Sardinia Day 3: Culture, Wine and Cuisine

We transferred from Cagliari to Alghero and on the way, did a winery, lunch at a 1 star Michelin restaurant and a visit to a Nuraghe archeological site. Food, wine and culture: our goal for a perfect day in wine country.

Salvatore and daughter Valeria

Salvatore and daughter Valeria

Our winery visit was as the 6 year old Su’Entu Winery, whose owner, Salvatore Pilloni, had a chain of perfume and beauty stores in Sardinia which he sold to start the winery in his home village. The first vintage was 2012 and in this short time span, he developed an outstanding array of wines, with the focus on native varietals.

In fact his Bovale received a 2 Glass Red award from 3 bicchieri, so it was in the finals for a 3 glass award. The same wine was selected by Veronelli, another wine competition, as one of the top 20 wines in Italy, in a field of 20,000.
The winery has grown quickly, from an initial production of 30,000 bottles to 150,000, all in 6 years. It’s a family affair and all 3 children are involved in the winery operation.

Our tasting notes:
1.Brut Bianco 2015, a spumante vermentino charmat process with a delightful fruity fragrance
2. Vermentino 2015, a beautiful green gold color with delicious citrus dimensions
3. Aromatico IGT Marmilla 2015, a blend of chardonnay, moscato and nasco, full-bodied and very fragrant
4. Mediterraneo 2013 a blend of 3 grapes
5. Bovale 2014, their top award-winning wine made from late harvested grapes which gives this red a lush full richness
6. Passito, made from nasco grapes, a honey-like aroma and taste

The winery name comes from the Sardinian word for ‘wind’ which sweeps across the island regularly and is a benevolent factor since it reduces dramatically the need to spray. Instead of 20/30 sprayings typical in northern Italy, they only need to spray 3 times.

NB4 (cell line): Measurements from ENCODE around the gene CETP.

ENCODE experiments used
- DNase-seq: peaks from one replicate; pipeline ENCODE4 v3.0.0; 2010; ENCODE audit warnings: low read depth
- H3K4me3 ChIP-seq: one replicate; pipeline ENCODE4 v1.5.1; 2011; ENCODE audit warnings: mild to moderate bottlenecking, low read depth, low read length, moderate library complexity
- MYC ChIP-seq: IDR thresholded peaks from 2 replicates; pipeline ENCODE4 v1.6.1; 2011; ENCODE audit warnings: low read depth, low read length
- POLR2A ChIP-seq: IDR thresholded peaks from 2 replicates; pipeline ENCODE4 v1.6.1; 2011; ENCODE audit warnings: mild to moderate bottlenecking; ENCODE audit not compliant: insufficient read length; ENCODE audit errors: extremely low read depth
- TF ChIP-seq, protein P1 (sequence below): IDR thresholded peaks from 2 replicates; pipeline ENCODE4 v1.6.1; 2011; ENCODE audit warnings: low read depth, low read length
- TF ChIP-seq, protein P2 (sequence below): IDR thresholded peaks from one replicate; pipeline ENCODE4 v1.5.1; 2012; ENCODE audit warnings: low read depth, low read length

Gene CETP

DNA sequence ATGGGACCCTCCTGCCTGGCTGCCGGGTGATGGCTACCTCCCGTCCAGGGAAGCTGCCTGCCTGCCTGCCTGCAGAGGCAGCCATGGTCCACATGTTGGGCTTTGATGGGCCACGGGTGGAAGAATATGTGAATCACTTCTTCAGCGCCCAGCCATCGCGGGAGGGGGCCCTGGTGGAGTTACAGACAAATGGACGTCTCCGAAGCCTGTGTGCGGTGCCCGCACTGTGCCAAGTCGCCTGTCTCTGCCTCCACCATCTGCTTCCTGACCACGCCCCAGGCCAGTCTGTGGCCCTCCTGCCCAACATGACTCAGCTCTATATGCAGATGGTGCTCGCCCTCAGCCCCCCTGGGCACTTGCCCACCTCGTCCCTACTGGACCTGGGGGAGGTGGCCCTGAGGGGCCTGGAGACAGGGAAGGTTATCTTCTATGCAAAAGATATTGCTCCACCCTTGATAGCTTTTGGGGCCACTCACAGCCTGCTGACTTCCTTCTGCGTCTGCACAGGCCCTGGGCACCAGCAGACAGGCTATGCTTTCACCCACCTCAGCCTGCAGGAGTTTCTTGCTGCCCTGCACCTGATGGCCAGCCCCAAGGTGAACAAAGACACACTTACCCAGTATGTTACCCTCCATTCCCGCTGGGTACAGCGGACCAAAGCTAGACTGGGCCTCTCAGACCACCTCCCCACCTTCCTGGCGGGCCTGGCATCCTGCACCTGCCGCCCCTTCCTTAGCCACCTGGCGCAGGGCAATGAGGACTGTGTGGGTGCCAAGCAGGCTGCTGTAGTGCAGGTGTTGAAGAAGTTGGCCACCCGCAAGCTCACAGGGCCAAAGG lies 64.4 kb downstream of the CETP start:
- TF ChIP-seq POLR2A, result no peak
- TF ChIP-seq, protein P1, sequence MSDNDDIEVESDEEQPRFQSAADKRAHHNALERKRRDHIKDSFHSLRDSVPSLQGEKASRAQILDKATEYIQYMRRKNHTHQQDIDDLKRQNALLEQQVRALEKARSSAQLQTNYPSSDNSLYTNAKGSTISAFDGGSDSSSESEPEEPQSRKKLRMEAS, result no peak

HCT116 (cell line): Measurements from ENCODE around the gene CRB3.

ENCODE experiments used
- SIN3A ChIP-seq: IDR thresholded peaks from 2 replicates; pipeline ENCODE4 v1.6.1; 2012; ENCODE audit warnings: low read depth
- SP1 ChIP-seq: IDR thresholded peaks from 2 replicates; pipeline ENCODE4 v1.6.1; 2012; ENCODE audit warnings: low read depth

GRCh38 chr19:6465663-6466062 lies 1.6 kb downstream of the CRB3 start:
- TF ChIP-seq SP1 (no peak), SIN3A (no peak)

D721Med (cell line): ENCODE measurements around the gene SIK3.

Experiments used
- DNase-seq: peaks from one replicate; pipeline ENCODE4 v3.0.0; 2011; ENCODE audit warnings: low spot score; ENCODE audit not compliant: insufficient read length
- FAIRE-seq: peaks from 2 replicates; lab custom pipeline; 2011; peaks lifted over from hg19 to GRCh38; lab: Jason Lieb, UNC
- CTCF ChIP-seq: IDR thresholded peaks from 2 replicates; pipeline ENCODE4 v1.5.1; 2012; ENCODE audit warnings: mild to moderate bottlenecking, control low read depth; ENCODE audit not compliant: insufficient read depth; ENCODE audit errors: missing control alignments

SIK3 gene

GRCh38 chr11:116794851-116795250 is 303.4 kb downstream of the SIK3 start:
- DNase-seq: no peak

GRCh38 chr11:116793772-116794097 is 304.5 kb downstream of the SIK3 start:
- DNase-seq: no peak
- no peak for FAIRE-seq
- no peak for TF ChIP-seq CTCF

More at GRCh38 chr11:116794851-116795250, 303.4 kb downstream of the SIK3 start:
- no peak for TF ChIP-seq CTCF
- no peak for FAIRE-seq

lunch at 1 star S'Apposentu

lunch at 1 star S’Apposentu

Our lunch was as S’apposentu which is considered by many as the top restaurant on the island. Roberto Petzu sources all his ingredients locally, much of it from his own garden. Our multi course lunch featured a modern interpretation of traditional Sardinian cuisine:appetizers accompanied by the Su’entu brut rosé;  3 entrées: onion gelato with local  smoked fish; egg, onion, bacon, black truffle in potato soup; and pane frattau,lasagne that was really bread not pasta, all the above accompanied by Perseu vermentino, a tiny producer with only 2,000 bottles of this wine; fregua, a couscous pasta with seafood accompaniment; onion raviolini with pecorino sauce; and main course of braised beef that melted in your mouth, all of the above accompanied by Perseu cannonau, only 3,000 bottles made; a cheese course and a dessert course called “a walk through my garden.” A very creative chef that deserves his 1 star Michelin, and probably would have gotten at least another star had he not been located in such a remote town.

Losa Nuraghe

Losa Nuraghe

Then we had a guided tour of Losa Nuraghe. Our guide told us that there are over 6,000 nuraghe which were built during the bronze age some 3,500 years BC. Not much is known about the function of these remarkable structures, nor how they were constructed. But everyone found the visit fascinating and being able to walk through edifices that have existed for so long was a very humbling, yet inspiration experience.




For more details on the wines, wineries, restaurants and much more, be sure to check out our daily blogs from Sardinia below:

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